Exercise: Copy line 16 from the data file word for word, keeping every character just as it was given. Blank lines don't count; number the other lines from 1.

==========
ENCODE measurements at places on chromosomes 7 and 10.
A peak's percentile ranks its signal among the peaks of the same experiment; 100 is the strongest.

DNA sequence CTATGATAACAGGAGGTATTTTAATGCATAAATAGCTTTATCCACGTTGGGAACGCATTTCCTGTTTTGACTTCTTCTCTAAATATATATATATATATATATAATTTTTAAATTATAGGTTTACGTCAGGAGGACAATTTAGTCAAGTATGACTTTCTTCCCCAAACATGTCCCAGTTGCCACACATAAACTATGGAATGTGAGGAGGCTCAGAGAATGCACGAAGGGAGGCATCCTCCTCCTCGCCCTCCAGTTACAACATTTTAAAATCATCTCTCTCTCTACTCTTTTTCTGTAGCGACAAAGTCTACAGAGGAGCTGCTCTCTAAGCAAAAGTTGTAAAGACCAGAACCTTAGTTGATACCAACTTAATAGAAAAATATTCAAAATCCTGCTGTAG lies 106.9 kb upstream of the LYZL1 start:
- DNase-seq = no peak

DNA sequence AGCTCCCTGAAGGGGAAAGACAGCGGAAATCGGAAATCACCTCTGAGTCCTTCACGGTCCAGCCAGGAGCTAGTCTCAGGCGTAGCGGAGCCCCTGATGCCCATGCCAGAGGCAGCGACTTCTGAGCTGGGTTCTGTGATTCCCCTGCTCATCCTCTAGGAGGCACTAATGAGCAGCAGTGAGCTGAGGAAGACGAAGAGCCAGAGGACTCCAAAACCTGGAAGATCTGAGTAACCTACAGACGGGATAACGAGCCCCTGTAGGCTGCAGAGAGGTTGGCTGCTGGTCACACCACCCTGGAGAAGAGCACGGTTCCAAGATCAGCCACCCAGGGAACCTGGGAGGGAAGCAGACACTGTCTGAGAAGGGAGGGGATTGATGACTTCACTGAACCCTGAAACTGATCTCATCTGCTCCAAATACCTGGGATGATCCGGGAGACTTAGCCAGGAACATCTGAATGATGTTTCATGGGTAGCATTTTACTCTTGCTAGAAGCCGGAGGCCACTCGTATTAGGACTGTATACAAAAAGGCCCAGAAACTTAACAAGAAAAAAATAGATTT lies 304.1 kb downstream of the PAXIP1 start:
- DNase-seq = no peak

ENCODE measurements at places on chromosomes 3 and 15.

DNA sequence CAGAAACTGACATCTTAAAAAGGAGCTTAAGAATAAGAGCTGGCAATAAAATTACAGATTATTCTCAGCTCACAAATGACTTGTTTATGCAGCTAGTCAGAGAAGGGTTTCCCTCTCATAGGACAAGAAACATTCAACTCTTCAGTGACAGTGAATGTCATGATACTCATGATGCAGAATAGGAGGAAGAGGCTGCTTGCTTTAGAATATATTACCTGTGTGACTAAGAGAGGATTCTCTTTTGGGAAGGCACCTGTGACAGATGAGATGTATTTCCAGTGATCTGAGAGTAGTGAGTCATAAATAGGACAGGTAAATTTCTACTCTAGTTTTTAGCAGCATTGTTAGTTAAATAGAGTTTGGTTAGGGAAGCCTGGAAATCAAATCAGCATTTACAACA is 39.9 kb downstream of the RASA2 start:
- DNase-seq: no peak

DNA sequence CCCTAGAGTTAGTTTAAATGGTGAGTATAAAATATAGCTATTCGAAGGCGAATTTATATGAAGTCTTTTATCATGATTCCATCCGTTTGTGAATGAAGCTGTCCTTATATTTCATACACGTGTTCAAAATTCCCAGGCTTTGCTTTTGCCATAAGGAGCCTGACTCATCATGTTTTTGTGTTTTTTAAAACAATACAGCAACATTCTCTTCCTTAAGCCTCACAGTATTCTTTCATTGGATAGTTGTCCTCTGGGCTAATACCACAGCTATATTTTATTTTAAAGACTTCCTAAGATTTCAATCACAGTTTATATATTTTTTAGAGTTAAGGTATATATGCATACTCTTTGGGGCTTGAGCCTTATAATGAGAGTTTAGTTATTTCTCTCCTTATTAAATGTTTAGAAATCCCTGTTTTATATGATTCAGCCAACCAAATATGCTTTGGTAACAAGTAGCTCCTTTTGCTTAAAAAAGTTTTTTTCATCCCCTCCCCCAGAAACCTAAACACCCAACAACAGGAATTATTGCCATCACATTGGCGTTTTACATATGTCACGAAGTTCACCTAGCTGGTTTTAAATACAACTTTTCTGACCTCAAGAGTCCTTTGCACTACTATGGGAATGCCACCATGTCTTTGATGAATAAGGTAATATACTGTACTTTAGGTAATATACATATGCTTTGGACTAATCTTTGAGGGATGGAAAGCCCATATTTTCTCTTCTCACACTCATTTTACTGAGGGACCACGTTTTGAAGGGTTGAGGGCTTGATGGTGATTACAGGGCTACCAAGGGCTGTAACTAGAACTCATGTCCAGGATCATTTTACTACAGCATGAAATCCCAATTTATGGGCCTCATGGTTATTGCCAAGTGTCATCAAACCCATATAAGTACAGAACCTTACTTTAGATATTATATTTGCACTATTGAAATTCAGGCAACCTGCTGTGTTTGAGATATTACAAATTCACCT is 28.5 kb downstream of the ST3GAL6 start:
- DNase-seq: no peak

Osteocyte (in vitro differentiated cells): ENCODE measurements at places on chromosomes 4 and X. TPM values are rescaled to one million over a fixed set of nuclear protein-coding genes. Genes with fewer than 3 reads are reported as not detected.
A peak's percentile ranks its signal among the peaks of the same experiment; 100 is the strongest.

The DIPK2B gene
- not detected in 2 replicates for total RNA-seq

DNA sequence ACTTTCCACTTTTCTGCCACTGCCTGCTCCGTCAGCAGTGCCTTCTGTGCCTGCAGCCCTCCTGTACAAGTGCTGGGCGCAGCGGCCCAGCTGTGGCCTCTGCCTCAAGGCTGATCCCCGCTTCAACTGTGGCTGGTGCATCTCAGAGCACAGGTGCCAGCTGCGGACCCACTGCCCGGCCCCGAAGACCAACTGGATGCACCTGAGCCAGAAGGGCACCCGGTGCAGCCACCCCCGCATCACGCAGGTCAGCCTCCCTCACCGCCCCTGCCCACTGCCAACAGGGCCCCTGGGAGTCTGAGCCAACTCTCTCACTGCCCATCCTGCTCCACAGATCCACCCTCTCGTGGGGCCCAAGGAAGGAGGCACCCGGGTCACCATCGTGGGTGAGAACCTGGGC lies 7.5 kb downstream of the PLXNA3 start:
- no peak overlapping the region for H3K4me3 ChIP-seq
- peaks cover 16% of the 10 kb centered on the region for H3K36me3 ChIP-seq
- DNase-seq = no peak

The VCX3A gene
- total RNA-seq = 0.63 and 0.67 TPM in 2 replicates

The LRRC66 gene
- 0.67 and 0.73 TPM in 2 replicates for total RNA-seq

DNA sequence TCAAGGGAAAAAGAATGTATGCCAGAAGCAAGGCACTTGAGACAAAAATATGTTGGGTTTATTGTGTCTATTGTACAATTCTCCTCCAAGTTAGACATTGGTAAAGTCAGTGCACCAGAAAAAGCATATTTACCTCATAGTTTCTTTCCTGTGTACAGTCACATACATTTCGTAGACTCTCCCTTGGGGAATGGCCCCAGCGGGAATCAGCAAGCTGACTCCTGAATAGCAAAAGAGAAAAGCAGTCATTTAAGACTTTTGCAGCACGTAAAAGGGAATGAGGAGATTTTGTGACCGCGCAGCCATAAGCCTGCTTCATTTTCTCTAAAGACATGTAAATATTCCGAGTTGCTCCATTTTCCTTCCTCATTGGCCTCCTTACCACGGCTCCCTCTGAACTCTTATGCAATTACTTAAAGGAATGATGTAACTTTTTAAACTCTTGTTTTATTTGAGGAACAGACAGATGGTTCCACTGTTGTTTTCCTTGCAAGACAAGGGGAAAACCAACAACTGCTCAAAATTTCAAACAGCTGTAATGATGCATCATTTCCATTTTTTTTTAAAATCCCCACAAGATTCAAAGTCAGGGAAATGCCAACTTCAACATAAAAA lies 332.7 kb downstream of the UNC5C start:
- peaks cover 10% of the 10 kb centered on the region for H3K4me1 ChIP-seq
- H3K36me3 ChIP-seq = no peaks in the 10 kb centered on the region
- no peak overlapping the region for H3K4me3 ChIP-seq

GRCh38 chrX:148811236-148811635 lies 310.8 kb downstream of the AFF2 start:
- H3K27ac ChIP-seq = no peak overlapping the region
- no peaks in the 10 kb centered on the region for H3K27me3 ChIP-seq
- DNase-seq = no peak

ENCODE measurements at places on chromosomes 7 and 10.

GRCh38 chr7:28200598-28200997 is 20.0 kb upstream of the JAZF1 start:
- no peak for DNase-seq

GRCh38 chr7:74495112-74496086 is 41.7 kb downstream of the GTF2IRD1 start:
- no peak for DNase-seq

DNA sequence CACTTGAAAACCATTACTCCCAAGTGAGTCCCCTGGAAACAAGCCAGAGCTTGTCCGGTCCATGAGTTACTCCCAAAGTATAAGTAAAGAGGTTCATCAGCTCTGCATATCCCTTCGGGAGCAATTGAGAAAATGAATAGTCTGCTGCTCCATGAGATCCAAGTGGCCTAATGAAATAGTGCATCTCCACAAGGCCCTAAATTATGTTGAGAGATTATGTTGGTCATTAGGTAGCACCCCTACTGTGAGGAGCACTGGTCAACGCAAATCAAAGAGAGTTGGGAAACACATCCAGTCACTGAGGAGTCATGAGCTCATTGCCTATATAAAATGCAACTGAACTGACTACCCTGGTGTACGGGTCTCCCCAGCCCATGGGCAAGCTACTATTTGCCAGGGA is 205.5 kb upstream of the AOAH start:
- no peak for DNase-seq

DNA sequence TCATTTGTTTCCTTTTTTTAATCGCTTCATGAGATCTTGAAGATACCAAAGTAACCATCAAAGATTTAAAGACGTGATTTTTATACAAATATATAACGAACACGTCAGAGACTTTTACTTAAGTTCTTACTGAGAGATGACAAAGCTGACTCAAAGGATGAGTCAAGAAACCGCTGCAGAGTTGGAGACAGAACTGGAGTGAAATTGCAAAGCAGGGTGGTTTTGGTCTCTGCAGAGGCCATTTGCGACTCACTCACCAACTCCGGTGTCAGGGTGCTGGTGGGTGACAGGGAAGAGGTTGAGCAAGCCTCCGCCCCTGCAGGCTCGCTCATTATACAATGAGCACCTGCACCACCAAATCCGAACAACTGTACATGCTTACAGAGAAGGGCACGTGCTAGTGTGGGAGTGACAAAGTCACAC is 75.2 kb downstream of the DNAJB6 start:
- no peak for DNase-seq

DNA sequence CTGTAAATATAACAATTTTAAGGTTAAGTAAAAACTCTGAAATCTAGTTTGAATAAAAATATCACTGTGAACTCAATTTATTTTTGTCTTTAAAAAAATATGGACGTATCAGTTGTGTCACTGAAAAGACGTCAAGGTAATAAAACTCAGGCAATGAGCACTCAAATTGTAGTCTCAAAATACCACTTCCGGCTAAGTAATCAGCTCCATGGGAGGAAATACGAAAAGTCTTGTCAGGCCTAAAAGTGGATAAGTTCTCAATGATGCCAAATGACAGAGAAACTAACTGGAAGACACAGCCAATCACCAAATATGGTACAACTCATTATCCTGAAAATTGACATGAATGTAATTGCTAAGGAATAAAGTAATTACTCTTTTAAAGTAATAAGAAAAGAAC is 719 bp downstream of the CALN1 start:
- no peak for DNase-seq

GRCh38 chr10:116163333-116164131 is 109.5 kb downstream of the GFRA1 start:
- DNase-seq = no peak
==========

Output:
DNA sequence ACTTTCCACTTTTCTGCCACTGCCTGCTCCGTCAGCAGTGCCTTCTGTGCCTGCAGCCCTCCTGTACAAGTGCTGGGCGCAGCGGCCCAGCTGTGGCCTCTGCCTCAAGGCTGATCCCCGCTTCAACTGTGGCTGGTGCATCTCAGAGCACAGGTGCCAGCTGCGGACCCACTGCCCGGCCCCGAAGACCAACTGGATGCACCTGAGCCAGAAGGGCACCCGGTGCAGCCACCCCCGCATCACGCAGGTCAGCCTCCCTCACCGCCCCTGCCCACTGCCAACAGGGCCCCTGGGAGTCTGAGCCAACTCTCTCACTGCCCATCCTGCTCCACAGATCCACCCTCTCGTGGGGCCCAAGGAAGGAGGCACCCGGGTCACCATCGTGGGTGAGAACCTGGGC lies 7.5 kb downstream of the PLXNA3 start: